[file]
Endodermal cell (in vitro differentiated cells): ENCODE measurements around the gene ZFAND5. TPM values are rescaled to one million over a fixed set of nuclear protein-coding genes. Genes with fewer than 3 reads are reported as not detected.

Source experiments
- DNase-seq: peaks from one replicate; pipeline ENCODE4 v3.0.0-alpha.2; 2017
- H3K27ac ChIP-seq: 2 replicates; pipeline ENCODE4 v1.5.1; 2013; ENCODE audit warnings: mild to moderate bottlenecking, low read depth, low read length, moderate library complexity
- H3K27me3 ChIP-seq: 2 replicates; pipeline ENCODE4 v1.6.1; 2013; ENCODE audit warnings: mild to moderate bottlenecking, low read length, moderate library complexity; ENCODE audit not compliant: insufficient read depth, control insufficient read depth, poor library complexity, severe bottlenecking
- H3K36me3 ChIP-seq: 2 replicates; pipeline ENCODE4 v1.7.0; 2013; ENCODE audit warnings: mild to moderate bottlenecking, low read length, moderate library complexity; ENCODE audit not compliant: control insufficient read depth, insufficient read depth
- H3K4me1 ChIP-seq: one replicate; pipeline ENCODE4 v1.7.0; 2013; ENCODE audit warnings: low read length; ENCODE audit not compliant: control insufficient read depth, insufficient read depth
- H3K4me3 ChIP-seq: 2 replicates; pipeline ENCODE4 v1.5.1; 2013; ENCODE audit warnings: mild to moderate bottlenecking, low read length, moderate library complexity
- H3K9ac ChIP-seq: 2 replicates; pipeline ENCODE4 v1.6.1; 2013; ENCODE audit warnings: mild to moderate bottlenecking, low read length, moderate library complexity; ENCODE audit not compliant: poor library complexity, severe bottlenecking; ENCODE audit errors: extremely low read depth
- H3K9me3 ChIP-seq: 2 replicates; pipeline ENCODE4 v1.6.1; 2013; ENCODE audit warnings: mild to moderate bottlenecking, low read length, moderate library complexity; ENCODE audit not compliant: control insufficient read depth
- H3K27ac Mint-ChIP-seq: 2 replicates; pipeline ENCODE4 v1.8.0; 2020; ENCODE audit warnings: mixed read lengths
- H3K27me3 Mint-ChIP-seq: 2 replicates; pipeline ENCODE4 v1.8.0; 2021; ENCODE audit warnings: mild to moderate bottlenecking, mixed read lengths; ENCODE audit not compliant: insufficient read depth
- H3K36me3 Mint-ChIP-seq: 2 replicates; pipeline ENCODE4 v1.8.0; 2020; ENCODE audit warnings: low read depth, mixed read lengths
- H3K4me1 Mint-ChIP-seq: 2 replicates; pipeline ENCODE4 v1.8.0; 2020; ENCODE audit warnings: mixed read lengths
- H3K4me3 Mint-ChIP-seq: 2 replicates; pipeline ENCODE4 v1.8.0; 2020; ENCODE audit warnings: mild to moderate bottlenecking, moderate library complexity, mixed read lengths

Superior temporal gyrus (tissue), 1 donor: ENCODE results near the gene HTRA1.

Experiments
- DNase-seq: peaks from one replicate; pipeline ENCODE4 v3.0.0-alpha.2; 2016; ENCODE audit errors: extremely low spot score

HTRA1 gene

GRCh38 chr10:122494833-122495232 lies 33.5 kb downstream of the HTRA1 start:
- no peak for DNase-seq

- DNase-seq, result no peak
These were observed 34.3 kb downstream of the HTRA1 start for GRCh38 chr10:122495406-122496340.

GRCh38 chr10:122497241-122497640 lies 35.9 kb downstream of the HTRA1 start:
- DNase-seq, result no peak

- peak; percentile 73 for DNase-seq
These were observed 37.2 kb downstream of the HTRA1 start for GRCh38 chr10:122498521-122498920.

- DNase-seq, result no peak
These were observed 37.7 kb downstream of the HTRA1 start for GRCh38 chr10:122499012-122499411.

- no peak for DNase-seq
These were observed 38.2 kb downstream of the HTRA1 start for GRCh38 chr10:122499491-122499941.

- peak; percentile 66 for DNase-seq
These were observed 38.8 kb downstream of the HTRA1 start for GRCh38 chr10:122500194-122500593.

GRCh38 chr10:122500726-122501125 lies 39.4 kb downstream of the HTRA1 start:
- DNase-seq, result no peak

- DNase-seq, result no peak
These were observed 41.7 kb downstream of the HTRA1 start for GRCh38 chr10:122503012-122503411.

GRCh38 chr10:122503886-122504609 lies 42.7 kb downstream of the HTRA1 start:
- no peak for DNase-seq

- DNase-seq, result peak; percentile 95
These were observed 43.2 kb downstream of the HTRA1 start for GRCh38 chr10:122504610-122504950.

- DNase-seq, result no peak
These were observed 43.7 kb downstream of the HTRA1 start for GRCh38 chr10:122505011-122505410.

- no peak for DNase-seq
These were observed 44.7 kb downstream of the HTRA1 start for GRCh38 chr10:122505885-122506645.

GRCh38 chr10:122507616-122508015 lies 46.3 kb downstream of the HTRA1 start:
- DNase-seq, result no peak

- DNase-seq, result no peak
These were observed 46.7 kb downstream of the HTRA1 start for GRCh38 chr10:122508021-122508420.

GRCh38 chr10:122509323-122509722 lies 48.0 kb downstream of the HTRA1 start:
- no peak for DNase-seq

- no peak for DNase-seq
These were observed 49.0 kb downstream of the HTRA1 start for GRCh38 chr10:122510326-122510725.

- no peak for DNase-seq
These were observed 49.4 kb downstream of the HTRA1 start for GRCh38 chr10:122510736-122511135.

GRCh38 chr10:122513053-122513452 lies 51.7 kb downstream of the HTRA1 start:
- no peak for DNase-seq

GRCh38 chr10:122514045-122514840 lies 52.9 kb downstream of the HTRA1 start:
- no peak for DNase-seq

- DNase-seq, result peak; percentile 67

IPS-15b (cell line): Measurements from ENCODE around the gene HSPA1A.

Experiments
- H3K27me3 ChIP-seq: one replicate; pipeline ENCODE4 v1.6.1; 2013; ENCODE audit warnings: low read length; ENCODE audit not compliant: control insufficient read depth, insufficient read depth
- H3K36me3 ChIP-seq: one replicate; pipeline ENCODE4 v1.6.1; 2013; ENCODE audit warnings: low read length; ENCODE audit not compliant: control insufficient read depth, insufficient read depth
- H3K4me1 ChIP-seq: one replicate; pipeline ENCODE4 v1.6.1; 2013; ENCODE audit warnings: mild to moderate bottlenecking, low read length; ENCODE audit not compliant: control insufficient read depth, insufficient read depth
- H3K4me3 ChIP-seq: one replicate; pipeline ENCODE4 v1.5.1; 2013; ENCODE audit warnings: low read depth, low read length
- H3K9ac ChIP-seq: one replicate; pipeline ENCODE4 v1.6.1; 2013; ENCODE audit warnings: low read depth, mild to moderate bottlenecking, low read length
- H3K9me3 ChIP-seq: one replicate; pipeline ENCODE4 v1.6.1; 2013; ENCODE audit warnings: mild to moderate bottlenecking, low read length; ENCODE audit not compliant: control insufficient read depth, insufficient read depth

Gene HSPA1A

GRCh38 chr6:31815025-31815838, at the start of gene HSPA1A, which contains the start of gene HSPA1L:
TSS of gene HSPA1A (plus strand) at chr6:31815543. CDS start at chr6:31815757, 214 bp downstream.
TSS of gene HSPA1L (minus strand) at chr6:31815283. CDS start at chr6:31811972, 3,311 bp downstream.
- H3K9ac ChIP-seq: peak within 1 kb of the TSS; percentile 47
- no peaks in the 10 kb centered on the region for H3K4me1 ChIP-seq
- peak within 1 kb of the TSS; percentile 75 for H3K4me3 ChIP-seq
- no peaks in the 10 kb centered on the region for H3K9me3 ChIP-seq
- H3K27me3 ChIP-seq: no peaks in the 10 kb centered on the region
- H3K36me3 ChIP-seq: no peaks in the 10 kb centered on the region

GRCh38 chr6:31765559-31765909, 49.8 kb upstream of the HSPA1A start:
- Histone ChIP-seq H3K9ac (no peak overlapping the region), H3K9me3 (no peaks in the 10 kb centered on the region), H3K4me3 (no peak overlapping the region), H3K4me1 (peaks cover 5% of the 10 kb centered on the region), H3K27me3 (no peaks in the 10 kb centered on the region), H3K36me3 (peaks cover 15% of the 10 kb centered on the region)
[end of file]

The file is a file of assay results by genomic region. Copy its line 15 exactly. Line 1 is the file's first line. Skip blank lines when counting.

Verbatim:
- H3K4me3 Mint-ChIP-seq: 2 replicates; pipeline ENCODE4 v1.8.0; 2020; ENCODE audit warnings: mild to moderate bottlenecking, moderate library complexity, mixed read lengths